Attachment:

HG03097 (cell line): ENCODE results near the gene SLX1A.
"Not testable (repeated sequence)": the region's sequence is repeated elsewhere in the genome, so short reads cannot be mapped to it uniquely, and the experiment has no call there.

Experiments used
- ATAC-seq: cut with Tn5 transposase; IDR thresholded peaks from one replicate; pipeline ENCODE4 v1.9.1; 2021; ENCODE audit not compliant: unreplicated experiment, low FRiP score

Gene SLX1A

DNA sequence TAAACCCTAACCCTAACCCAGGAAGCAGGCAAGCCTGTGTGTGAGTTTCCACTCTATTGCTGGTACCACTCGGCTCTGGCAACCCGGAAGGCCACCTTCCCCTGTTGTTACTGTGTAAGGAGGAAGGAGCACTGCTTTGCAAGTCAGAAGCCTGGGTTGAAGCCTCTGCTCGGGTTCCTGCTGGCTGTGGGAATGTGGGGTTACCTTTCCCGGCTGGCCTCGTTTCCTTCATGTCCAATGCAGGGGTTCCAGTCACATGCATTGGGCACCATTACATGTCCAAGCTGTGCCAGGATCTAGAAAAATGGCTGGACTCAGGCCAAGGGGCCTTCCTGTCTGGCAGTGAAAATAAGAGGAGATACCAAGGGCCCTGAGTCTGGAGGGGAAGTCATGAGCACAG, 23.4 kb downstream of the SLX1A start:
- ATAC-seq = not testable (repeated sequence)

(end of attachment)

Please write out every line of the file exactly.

HG03097 (cell line): ENCODE results near the gene SLX1A.
"Not testable (repeated sequence)": the region's sequence is repeated elsewhere in the genome, so short reads cannot be mapped to it uniquely, and the experiment has no call there.

Experiments used
- ATAC-seq: cut with Tn5 transposase; IDR thresholded peaks from one replicate; pipeline ENCODE4 v1.9.1; 2021; ENCODE audit not compliant: unreplicated experiment, low FRiP score

Gene SLX1A

DNA sequence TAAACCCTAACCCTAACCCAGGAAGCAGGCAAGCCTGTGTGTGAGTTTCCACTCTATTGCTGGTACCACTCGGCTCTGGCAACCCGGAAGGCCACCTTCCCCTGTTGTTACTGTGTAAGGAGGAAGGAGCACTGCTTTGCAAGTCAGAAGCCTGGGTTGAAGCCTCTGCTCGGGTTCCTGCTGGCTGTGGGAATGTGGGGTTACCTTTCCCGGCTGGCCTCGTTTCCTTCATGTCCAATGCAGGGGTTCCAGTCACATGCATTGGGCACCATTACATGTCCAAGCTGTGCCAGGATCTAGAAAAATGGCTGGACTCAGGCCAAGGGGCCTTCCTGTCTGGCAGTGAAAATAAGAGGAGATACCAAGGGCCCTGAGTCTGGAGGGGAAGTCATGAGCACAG, 23.4 kb downstream of the SLX1A start:
- ATAC-seq = not testable (repeated sequence)